Dell Seeks New Technology Chief in Hunt for Innovation Prowess
Dell Inc. (DELL) is seeking to hire a chief technology officer for its business-computing divisions, aiming to shore up the company’s technical credentials and expand in higher-margin markets for data storage and corporate software.
Lonergan Partners, a recruiting firm in Redwood City, California, confirmed that it’s handling the search, without elaborating on potential candidates. Three people with direct knowledge of the effort say Dell is looking for someone to shape its data-center product strategy and serve as a public face for customers and the press.
Chief Executive Officer Michael Dell is personally involved in the search, which has come down to four candidates and could be completed in the next two weeks, said Mark Lonergan, the founder and managing partner of the recruiting firm. Dell is under pressure to craft more technologically sophisticated products that can help it compete with Hewlett-Packard Co. and International Business Machines Corp.
“You have a massive American company that made its reputation dealing with consumers,” Lonergan said in an interview. “For the first time in a long time these guys are beginning to create an authentic challenge to HP and IBM and spread their wings.”
Michael Dell, who founded the company in his dorm room in 1984, is taking steps to lessen its reliance on desktop and laptop PCs, which make up most of its sales. Hiring a technology chief would help it challenge Hewlett-Packard and IBM by setting technical direction and promoting Dell’s products. The company hasn’t had a CTO in more than three years, and the new job would expand on the duties of the position.
Silicon Valley Footprint
Dell, based in Round Rock, Texas, is already boosting research-and-development spending and trying to raise its profile in Silicon Valley. That includes opening a new office in Santa Clara, California, last year.
David Frink, a spokesman for the company, declined to comment on any recruiting or hiring efforts.
Dell, once the world’s No. 1 PC maker, lost that crown to Hewlett-Packard in 2006. More recently, Apple’s Macbook laptops and iPad tablets have cut into the company’s PC sales. Chinese computer maker Lenovo Group Ltd. is now the world’s second- largest supplier, pushing Dell into third place. The company also has struggled to produce a successful tablet computer or smartphone.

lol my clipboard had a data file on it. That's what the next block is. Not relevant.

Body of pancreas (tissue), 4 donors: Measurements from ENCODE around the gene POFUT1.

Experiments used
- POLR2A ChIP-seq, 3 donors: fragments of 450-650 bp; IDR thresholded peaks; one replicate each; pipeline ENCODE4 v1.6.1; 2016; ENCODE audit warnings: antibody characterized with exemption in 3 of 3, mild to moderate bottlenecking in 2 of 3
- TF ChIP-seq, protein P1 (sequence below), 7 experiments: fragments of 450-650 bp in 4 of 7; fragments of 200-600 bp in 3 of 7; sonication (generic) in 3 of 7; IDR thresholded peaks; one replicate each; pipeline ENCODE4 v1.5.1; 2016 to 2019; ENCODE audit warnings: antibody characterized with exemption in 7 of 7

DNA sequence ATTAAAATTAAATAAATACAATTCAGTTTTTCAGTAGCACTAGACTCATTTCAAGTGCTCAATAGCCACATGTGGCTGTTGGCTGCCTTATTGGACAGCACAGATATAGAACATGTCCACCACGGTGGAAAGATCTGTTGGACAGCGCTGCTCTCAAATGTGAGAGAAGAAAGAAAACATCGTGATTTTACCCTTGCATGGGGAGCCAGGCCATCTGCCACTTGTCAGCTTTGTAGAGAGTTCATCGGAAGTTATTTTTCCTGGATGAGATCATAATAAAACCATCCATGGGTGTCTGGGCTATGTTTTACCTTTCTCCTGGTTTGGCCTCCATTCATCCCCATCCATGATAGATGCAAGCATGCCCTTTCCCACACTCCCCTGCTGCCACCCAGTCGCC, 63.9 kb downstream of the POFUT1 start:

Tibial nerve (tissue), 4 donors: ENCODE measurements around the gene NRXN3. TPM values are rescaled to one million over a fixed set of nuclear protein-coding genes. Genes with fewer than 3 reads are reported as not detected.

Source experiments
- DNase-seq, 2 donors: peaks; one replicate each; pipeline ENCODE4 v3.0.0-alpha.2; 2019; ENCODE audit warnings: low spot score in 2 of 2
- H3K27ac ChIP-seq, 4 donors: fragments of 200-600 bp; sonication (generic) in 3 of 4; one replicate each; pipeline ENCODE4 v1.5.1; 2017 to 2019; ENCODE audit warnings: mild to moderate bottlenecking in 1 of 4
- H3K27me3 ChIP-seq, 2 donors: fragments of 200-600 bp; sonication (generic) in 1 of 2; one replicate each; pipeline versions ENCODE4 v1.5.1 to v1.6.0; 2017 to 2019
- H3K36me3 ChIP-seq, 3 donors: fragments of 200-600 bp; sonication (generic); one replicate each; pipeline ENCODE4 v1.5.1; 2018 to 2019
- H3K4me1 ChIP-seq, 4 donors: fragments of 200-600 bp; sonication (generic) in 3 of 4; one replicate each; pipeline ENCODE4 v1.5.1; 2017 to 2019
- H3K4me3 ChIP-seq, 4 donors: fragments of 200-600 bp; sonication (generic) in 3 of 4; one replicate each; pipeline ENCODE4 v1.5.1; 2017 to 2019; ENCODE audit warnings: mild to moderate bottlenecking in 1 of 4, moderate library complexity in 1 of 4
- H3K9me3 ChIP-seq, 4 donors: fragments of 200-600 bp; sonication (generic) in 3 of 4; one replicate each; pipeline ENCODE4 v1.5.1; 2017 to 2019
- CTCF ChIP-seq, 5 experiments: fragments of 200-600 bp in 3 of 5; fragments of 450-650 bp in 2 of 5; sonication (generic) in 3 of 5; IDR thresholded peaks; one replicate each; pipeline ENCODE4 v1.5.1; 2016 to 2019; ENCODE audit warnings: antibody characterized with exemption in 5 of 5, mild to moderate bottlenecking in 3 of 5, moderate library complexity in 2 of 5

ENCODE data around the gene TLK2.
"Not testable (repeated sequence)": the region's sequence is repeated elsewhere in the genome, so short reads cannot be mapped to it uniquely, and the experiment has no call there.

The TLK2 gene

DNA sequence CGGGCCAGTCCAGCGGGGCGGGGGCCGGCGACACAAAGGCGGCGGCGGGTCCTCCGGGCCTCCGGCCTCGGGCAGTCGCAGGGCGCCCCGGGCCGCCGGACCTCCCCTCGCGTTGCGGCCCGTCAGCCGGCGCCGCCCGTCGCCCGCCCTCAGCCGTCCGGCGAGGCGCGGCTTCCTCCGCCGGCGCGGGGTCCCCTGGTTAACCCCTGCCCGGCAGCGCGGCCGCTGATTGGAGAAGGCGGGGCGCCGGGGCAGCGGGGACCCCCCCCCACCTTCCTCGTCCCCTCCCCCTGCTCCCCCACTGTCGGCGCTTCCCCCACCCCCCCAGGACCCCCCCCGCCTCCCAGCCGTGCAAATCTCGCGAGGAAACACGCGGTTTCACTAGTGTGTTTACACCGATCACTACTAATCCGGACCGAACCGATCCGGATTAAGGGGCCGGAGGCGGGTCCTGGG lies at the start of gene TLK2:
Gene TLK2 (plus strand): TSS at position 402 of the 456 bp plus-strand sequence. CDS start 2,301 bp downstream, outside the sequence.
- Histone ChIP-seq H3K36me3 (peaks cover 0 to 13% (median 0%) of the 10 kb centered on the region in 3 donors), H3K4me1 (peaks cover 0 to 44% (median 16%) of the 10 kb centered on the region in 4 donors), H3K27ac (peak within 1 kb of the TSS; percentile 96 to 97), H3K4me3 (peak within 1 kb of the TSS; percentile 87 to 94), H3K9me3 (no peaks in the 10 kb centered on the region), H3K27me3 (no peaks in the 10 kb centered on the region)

A new technology chief for Dell’s so-called enterprise products -- the servers, data storage, networking gear and software that run companies’ operations and websites -- would fill a position that has been vacant since CTO Kevin Kettler left more than three years ago. In the interim, Dell has had an “office of the CTO,” with no single person in charge.
Relying on Partners
During his tenure, Kettler would hold presentations for the CEO and other top managers several times a year to keep them abreast of technical developments from Intel Corp. and software suppliers, said a person who attended the meetings. The briefings weren’t a forum for discussing Dell technology because the company relied on partners for most of its innovation, according to the person, who declined to be named because the information isn’t public.
The new CTO would be tasked with changing the company’s culture to emphasize its own engineering, said an executive who’d been contacted by a recruiter about the position. Dell has interviewed candidates from companies such as EMC Corp., Oracle Corp. and NetApp Inc., said another person with knowledge of the search.
‘Transform the Company’
“We’ve been on a mission at Dell the last few years to transform the company,” Michael Dell said this week at an event in San Francisco to unveil new servers and other products. “We’re investing at all-time high levels in research and development.”
Dell spent 1.5 percent of revenue on R&D in the fiscal fourth quarter, which ended Feb. 3, up from 1.1 percent a year earlier. The level is still lower than that of rivals: Hewlett- Packard devoted 2.6 percent of sales to R&D last quarter, while IBM spent 5.3 percent. Dell’s revenue rose 1 percent to $62.1 billion last year.
Acquisitions are broadening Dell’s product line. The company purchased storage maker Compellent Technologies Inc. last year, making it less dependent on reselling products from EMC. It also bought Force 10 Networks Inc., providing it with more networking gear. That curbed its dependence on Brocade Communications Systems Inc. and Juniper Networks Inc.
Spotlighting Dell’s new innovation ability is going to be a big part of the new CTO job, Lonergan said. His firm also recruited former CA Inc. CEO John Swainson to head a new software group at Dell earlier this month.
“Whoever ends up in the CTO role will be a tremendous business person,” he said.
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